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Goshen Gallop, v. 2011

Categories: Midd Blogosphere

Once again, on Saturday afternoon it was time for the popular local trailrunning race, The Goshen Gallop!  The good news was that this year’s relatively dry conditions would make for good footing onwhat were more typically muddy trails.  The bad news was that Saturday was HOT!  The temperatures were probably hovering around 80 at the start of the race, but this, combined with a lot of climbing, didn’t bode well for any personal bests from this middle-aged runner.  So, I donned one of my oldest t-shirts from this race, and drove up to the Blueberry Hill Inn in Goshen.  My Goshen Gallop t-shirts make up some of the oldest surviving t-shirts in my collection – I first ran this run race in 1989, when it was held in September, rather than its now customary mid-July running.  My first Gallop was a memorable race – the remnants of Hurricane Hugo had just passed through the northeast, rendering the usual trail course impassably wet – given the typical mud on this race course, I can’t begin to imagine what the trail conditions must have been like!  So, the race was forced to the dirt roads of Goshen.  Since then, however, the race has been held on the same course on the Blueberry Hill ski trails on every year that I have run the race.

The race started off heading south on the Goshen-Ripton road for about a half mile, before making a sharp left turn into the trail system.  As the trail switchbacked up the side of Hogback Mt., I had the opportunity to chat with another runner named Andy, who I recognized from previous races.  As it turned out, he had actually taken a chemistry course from me in my first year or second year of teaching, roughly 25 years ago. I had no memory of his enrollment in any of my courses, but he was adamant, and I know from experience that when I meet up with former students, they ALWAYS remember how they did in chemistry.  The race crested the hillside of Hogback Mountain as we ran past perplexed wild blueberry pickers ( the berries were wild, the pickers probably not), and pausing for a quick sip of water at the first water station, Andy pulled ahead never to be seen again until the finish line.  After the short descent to the water station, climbing resumed as the trail angled back towards the inn.  About a half mile before the 5 km mark where the race returned to the inn there was a very overheated dog lying there panting alongside the trail, looking like it was in trouble.  Apparently, the dog had decided to try and run the race, and had overdone it by this point.  Many of the runners alerted the workers at the half way point, so we all went on assuming that the dog would be tended to.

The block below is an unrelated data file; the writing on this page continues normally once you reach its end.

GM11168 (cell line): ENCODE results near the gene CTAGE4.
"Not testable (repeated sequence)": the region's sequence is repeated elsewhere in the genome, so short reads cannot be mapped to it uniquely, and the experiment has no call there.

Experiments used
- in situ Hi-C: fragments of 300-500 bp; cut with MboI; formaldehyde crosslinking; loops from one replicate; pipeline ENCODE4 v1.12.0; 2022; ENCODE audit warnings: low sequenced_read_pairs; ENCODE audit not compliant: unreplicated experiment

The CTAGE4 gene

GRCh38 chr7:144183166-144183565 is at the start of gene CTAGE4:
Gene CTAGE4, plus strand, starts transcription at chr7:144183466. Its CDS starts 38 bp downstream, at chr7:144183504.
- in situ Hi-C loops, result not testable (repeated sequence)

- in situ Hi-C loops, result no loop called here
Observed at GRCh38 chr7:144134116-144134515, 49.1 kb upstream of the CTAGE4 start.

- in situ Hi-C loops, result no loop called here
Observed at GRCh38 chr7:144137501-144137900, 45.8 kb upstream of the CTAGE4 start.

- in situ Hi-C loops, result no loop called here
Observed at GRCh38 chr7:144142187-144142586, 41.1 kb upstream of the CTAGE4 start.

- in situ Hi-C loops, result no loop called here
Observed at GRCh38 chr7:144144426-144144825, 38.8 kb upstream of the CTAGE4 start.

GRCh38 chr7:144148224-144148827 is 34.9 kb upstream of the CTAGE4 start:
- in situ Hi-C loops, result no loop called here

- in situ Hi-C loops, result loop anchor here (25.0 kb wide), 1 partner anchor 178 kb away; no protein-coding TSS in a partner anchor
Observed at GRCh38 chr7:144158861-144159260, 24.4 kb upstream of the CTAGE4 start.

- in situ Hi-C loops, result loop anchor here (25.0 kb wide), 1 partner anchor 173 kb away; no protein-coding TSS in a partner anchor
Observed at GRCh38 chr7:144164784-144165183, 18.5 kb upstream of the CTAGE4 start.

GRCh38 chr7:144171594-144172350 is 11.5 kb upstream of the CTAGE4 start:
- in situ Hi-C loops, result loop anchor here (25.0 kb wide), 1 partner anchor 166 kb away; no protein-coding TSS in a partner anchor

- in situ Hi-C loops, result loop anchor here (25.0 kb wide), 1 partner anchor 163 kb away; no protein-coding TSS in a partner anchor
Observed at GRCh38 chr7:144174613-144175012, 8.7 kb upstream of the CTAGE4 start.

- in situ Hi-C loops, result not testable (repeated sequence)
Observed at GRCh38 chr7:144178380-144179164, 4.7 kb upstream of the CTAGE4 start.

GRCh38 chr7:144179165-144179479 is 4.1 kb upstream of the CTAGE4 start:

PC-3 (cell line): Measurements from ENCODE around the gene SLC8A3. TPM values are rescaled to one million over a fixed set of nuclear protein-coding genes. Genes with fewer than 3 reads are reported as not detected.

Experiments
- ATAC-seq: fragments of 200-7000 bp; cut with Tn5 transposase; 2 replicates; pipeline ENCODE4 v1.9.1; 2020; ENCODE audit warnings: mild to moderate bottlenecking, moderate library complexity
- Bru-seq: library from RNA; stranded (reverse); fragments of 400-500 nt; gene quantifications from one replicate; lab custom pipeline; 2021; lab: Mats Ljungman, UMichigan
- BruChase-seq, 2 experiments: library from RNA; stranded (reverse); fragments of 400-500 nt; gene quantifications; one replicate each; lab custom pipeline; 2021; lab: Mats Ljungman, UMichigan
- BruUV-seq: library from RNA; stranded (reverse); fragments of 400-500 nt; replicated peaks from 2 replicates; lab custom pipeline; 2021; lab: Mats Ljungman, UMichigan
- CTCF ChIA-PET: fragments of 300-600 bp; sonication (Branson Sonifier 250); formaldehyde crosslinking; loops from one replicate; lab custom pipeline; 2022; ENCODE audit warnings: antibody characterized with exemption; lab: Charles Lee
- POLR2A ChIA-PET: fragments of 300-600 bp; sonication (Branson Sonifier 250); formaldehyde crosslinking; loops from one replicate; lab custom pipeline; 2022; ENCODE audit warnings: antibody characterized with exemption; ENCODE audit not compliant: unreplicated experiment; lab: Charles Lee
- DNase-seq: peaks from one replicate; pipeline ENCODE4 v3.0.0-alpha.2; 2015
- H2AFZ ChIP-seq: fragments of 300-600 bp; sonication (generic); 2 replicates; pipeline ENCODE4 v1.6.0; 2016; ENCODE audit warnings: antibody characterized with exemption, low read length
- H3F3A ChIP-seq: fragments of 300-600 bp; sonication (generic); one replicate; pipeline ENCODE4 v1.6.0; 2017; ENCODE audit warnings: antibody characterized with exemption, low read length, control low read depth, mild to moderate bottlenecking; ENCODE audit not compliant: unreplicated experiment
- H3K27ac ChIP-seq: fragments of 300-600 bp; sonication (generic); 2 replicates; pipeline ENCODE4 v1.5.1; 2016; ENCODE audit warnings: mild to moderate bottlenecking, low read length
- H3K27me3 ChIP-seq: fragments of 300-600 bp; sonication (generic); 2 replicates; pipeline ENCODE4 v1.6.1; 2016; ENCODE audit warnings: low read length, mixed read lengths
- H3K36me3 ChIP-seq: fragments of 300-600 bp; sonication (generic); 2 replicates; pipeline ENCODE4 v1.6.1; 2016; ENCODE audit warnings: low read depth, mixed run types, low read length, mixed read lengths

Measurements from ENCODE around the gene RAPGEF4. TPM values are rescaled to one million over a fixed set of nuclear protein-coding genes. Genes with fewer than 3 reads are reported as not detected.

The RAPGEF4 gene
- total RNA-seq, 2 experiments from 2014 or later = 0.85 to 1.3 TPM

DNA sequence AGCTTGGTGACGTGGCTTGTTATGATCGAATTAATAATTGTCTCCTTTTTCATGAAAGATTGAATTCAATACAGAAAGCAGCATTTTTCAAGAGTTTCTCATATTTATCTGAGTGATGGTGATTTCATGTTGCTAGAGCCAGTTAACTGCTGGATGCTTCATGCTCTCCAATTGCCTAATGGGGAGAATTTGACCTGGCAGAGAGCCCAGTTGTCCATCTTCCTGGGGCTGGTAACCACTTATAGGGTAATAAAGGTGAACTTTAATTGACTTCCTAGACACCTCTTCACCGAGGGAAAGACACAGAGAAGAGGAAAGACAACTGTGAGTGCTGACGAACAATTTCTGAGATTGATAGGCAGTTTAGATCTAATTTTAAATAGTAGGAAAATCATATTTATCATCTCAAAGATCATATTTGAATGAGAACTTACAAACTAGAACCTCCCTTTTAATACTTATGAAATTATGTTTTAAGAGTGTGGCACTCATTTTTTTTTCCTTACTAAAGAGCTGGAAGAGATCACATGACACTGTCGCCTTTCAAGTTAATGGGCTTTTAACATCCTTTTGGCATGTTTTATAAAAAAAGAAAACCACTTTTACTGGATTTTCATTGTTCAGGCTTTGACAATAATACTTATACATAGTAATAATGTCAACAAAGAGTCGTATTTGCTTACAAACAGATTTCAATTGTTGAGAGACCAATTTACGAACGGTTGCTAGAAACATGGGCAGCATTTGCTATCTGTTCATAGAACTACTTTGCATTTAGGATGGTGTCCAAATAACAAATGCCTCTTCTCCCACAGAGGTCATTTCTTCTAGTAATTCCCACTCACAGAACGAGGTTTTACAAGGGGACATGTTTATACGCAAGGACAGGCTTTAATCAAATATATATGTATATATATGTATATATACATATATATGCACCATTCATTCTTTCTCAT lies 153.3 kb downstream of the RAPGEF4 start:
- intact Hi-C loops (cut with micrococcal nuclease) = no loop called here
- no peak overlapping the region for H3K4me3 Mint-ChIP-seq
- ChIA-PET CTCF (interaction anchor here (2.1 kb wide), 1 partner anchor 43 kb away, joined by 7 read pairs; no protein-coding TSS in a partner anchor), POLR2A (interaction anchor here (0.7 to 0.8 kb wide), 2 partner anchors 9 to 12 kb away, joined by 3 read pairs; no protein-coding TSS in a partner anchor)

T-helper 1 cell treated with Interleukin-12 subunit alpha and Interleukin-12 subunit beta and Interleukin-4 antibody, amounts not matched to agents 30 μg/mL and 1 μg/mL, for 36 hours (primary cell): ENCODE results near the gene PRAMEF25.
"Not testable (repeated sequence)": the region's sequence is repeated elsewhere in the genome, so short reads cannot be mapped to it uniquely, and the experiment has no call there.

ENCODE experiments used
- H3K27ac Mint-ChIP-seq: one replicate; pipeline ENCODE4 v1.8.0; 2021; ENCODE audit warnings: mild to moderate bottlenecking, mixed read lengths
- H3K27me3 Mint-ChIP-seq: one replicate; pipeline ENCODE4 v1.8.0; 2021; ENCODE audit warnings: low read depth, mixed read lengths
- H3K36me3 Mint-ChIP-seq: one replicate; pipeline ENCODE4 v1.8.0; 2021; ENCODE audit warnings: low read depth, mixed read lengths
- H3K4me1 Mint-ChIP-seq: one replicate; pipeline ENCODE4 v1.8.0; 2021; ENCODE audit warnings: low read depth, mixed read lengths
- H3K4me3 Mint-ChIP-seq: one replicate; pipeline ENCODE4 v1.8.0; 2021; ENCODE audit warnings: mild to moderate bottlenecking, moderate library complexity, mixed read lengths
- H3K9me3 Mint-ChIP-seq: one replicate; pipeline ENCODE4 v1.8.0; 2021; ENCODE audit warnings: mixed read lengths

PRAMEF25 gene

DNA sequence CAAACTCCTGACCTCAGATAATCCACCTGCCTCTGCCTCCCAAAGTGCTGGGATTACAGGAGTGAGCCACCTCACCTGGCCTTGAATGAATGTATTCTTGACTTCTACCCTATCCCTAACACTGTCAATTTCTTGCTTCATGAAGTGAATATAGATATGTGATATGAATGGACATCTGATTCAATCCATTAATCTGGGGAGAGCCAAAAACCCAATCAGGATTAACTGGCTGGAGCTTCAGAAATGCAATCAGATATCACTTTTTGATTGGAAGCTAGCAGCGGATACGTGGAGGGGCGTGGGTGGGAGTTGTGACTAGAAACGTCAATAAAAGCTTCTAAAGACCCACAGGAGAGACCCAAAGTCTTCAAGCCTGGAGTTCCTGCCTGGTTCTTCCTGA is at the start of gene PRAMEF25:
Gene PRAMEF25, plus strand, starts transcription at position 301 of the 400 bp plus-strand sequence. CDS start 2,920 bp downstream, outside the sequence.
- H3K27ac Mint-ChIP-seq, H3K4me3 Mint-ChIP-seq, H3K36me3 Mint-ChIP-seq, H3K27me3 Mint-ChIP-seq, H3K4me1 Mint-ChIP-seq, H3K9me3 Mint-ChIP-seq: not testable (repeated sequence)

About half of the runners stopped at this point, planning on only running the 5 km race, making this an excellent introduction to the pleasures of trail racing for neophytes.  The rest of us took the sharp right turn, temporarily bypassing the tempting swimming hole, and headed immediately up the steepest climb of the run.  At this point, the heat was starting to get to me, so I had to do a few short sections walking, but I took comfort in the observation that I was not the only middle-the-pack runner in the same state.  The trail climbed steadily to the 6 km point, where it did a series of gentle ups and downs for the next km or so, before a pleasant descent on the Steward trail until it joined a the forest service road connecting the Sugar Hill Reservoir with the Goshen-Ripton road.  The race headed towards the latter destination, and finished with about a mile on this dirt road before ascending one last road climb up the the by now very welcome finish line in front of the inn.  There was no personal best to be had on this day, but it was fun as always, especially after a lot of water, for drinking, as well as swimming – the aforementioned swimming hole behind the inn beckoned!  I was also relieved to see that the running dog was being administered to, and was recovering.

Cooling off in the swimming hole

While this race was originally advertised as a 10 km race, then as a 10.2 km race, my GPS measured it at 10.6 km. This was fine, as nobody in their right mind would expect to run anywhere near their normal 10 km pace on a trail race like this, with all of its climbing, descents, and summer heat. The excellent post-race picnic meal, prepared by the inn’s kitchen finished off a great afternoon.

Google Earth of the Race Course, from the west

Altitude Profile of the Race

 

PS: After I posted this race description, I found another racer had posted her insights on the race. These can be viewed at: http://www.dirtinyourskirt.com/2011/07/moosalamoo-goshen-gallop-post-race.html